I hope you will be able to find the time to join your fellow co-op members for one of these meetings.

This year’s speaker is Jeff Jirik, the co-op’s V.P. of Blue Cheese Operations, who will take you on a virtual tour of

the Caves of Faribault. Jeff’s enthusiasm for cheese and these historical caves is unlimited! He is also an authority on

how to really “taste” cheese and with his assistance you will participate in a most entertaining cheese sampling session.

Swiss Valley Gals will enjoy Jeff’s informal and robust delivery and his unbeatable knowledge of the Caves of Faribault

in Minnesota as well as the chemistry of cheese tasting.

Both meeting locations offer unusual properties for the Swiss Valley Gals to explore. The exciting 3-story Barn

House in Epworth, Iowa with its many charmingly decorated bedrooms and reception areas was such a hit at last year’s

meeting, a repeat visit was quickly planned.

This fall, the Prairie du Chien meeting will offer an unusual treat for the ladies. The meeting will be held on the

back veranda of the Villa Louis Historical Home on the Mississippi River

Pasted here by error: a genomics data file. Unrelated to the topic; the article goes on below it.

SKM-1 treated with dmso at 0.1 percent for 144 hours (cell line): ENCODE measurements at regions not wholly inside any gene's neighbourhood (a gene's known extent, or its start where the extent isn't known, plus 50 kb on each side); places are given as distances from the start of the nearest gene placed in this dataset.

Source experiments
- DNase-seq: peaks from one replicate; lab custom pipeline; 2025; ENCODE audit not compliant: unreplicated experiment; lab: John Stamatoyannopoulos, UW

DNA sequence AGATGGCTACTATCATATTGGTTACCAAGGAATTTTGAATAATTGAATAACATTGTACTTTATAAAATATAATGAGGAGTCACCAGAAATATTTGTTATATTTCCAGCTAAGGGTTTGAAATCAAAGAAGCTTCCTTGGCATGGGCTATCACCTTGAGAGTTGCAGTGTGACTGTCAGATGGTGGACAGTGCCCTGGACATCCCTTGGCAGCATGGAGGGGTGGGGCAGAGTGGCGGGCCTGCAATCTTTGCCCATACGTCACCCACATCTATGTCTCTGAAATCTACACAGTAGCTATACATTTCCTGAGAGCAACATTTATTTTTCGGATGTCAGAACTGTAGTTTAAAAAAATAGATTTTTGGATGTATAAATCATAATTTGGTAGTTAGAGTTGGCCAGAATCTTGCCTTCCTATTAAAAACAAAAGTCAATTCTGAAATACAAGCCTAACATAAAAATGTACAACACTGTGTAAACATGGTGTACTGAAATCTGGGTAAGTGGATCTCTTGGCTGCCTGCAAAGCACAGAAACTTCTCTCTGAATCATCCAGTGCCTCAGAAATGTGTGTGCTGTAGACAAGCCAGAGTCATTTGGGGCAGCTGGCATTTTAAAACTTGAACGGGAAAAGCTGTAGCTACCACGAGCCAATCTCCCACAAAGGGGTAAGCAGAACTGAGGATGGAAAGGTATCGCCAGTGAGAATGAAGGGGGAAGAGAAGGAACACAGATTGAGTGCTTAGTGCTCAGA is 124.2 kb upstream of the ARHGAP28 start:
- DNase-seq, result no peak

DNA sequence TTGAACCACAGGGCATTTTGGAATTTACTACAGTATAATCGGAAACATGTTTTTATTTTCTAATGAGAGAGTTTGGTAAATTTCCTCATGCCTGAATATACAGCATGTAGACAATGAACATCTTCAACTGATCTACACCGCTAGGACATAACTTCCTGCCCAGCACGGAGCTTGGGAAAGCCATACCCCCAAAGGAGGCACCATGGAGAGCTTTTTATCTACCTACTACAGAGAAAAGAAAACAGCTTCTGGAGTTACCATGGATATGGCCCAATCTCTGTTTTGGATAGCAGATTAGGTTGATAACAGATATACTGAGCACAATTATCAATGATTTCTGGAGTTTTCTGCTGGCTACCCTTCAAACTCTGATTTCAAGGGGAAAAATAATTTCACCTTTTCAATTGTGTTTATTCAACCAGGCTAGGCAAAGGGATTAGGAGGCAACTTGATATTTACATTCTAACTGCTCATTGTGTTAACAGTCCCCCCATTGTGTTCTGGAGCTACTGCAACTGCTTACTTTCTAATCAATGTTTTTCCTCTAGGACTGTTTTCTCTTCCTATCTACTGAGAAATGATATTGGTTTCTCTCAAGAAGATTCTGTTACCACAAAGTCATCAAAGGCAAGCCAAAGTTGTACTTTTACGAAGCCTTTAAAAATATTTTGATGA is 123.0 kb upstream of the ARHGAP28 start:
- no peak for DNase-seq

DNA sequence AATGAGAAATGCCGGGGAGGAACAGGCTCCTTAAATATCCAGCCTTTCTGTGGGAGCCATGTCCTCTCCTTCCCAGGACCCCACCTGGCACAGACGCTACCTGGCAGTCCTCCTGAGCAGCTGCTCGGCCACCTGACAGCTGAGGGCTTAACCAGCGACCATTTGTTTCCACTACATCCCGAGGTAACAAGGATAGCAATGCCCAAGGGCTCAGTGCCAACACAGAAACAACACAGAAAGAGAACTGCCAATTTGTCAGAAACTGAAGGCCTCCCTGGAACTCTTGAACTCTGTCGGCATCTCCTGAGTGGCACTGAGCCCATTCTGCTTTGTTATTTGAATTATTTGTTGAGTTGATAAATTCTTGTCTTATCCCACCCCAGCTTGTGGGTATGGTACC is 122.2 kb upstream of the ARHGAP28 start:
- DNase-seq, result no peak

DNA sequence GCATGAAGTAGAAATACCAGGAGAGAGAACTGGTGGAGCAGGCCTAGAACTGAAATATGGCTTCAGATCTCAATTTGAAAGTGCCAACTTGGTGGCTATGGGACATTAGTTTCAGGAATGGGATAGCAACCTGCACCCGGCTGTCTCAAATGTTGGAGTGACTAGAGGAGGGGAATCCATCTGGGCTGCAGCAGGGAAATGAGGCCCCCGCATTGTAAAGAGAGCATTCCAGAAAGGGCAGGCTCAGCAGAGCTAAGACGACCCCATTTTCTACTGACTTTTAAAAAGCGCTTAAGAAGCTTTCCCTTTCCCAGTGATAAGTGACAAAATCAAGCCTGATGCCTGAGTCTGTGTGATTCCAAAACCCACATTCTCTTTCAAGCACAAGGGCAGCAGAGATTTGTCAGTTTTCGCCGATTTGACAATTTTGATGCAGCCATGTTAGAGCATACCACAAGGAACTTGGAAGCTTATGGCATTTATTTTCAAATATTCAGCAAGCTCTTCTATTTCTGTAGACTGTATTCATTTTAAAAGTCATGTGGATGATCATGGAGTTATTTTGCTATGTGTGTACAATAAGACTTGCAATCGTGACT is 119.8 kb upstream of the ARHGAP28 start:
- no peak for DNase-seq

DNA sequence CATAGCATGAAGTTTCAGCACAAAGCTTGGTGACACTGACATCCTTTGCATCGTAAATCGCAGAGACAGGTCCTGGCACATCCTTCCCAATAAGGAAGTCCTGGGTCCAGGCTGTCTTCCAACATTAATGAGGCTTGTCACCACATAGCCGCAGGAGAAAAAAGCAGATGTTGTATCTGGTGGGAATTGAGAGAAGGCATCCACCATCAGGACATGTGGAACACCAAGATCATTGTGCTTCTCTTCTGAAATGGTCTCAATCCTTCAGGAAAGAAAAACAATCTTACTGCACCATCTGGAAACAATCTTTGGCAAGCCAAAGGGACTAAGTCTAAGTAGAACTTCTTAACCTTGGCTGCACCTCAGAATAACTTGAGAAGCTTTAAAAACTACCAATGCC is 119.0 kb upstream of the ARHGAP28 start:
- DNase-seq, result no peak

waterfront. Attendees will be served an old-fashioned luncheon, befitting

the 19th Century Victorian time period and style of the elegant home.

Following Jeff’s talk at 2 p.m., the Gals are invited to stay for a guided tour

of the Villa Louis Mansion.

All you have to do to participate in any of these meetings is to mark the

date on your calendar and fill out and return the postage-paid reservation

card you received in your last milk check. It is very important that you

make a reservation for your meeting.

Any woman who is a Swiss Valley Farms member or who works for a

Swiss Valley Farms dairy is a Swiss Valley Gal and is invited to attend these

meetings. The Swiss Valley Gals is a unique women’s organization founded

in 1980 by several co-op women who were eager to gather together other

female co-op members to discuss topics that would advance the business

interests of the women’s dairies, inform them about their cooperative and

possibly improve their lifestyle. “Farm Business off the Farm” is the original

motto of the organization.

Swiss Valley Gals speaker Jeff Jirik

stands amongst hundreds of wheels

of Blue cheese resting in the “Caves of


Member NEWS

2011 Swiss Valley Gals Calendar

Thursday, Sept. 22 – Prairie du Chien, Wis at the Villa Louis Historical House

Friday, Sept. 23 – Epworth, Iowa at the Barn House

Registration: 11 a.m. Lunch: 11:45 a.m. Speaker: 12:30 p.m.

Adjournment: 2 p.m.

SEPTEMBER 2011 page 11









learn how at

Experience the Cooperative Difference by visiting your

local co-op during Co-op Week, October 16-22, 2011

Cooperation | Participation | Education | Democracy | Membership | Community | Independence

National Cooperative Business Association

Learn more about cooperatives by visiting

page 12


T i m e i s R u n n i n g O u t !

Get in the Calendar photo contest

Co-op NEWS